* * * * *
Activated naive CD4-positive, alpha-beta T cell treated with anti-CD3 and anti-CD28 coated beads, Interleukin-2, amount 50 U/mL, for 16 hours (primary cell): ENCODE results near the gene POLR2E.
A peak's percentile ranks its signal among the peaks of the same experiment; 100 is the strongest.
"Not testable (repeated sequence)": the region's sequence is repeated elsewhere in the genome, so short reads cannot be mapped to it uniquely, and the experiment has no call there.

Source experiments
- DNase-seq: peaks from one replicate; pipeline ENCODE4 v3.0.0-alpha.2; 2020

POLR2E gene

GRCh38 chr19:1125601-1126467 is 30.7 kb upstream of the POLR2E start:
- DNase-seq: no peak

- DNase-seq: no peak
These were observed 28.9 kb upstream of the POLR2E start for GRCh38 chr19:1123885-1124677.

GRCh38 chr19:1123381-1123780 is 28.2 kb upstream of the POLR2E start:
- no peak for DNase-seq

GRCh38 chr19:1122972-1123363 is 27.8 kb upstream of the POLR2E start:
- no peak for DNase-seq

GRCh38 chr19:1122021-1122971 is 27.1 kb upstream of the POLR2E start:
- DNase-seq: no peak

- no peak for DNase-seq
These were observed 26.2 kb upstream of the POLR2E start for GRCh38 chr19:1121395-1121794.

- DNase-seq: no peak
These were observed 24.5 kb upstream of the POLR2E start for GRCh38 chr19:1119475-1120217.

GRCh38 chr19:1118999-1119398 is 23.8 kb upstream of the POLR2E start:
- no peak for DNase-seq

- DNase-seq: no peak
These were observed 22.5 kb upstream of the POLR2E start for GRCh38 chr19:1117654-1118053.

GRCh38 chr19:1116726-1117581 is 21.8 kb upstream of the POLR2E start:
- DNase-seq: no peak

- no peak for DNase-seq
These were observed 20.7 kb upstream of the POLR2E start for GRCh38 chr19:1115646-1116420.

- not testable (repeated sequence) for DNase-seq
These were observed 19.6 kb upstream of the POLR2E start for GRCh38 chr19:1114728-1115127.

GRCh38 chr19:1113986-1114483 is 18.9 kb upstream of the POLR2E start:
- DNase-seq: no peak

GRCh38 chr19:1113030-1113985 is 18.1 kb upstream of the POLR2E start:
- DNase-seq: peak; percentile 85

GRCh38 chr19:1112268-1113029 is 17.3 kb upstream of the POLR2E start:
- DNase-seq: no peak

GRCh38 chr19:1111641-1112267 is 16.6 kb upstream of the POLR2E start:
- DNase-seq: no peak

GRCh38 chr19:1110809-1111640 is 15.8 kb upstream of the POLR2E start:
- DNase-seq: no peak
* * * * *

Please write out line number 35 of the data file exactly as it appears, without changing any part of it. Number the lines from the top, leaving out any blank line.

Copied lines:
GRCh38 chr19:1112268-1113029 is 17.3 kb upstream of the POLR2E start: